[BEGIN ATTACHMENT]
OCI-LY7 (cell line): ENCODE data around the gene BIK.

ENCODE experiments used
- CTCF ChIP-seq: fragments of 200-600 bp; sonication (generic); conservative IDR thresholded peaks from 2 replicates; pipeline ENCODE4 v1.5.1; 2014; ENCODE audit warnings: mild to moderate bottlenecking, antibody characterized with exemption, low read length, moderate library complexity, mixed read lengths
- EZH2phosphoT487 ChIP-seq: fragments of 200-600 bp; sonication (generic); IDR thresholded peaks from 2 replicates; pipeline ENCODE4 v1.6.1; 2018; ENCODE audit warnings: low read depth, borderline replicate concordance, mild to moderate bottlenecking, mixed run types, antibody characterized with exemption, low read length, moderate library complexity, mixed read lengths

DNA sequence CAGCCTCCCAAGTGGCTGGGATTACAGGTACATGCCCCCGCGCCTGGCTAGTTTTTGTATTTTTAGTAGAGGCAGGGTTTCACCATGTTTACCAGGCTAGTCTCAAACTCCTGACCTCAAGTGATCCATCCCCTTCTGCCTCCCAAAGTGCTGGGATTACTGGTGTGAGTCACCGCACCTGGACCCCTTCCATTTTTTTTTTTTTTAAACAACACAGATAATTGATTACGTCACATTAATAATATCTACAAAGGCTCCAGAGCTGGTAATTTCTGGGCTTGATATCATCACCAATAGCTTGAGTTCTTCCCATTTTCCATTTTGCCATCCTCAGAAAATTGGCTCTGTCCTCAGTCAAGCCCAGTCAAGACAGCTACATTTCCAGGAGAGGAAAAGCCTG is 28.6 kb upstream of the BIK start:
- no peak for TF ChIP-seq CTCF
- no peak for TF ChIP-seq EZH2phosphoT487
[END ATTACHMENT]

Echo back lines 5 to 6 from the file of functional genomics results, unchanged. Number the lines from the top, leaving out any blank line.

DNA sequence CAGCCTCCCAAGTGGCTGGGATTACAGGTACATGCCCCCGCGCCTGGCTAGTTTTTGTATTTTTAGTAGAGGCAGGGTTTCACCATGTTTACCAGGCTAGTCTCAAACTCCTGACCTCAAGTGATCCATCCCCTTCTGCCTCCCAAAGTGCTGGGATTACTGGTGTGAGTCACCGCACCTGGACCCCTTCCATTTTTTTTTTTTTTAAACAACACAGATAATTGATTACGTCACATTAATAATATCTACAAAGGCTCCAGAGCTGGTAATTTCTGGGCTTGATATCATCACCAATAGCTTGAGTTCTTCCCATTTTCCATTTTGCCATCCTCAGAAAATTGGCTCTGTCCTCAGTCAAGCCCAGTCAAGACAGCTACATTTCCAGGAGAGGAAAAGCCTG is 28.6 kb upstream of the BIK start:
- no peak for TF ChIP-seq CTCF